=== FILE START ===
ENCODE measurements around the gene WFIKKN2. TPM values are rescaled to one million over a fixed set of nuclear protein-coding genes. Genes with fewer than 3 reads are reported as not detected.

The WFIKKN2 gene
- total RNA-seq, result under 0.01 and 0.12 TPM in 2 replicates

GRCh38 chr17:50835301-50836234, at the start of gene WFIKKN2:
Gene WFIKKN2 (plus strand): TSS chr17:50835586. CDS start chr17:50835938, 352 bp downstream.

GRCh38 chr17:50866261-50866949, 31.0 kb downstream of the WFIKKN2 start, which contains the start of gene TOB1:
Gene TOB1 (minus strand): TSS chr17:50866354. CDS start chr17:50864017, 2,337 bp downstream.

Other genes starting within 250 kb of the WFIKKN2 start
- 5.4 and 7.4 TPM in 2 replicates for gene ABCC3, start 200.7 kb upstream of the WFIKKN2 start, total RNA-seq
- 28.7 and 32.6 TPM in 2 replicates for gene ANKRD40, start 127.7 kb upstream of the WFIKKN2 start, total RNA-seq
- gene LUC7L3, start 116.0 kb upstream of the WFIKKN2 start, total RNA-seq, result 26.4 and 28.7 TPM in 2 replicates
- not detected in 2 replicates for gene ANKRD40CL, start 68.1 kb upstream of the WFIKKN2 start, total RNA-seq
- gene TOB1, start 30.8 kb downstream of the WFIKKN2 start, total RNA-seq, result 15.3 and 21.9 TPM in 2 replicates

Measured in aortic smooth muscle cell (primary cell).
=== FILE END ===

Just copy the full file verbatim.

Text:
ENCODE measurements around the gene WFIKKN2. TPM values are rescaled to one million over a fixed set of nuclear protein-coding genes. Genes with fewer than 3 reads are reported as not detected.

The WFIKKN2 gene
- total RNA-seq, result under 0.01 and 0.12 TPM in 2 replicates

GRCh38 chr17:50835301-50836234, at the start of gene WFIKKN2:
Gene WFIKKN2 (plus strand): TSS chr17:50835586. CDS start chr17:50835938, 352 bp downstream.

GRCh38 chr17:50866261-50866949, 31.0 kb downstream of the WFIKKN2 start, which contains the start of gene TOB1:
Gene TOB1 (minus strand): TSS chr17:50866354. CDS start chr17:50864017, 2,337 bp downstream.

Other genes starting within 250 kb of the WFIKKN2 start
- 5.4 and 7.4 TPM in 2 replicates for gene ABCC3, start 200.7 kb upstream of the WFIKKN2 start, total RNA-seq
- 28.7 and 32.6 TPM in 2 replicates for gene ANKRD40, start 127.7 kb upstream of the WFIKKN2 start, total RNA-seq
- gene LUC7L3, start 116.0 kb upstream of the WFIKKN2 start, total RNA-seq, result 26.4 and 28.7 TPM in 2 replicates
- not detected in 2 replicates for gene ANKRD40CL, start 68.1 kb upstream of the WFIKKN2 start, total RNA-seq
- gene TOB1, start 30.8 kb downstream of the WFIKKN2 start, total RNA-seq, result 15.3 and 21.9 TPM in 2 replicates

Measured in aortic smooth muscle cell (primary cell).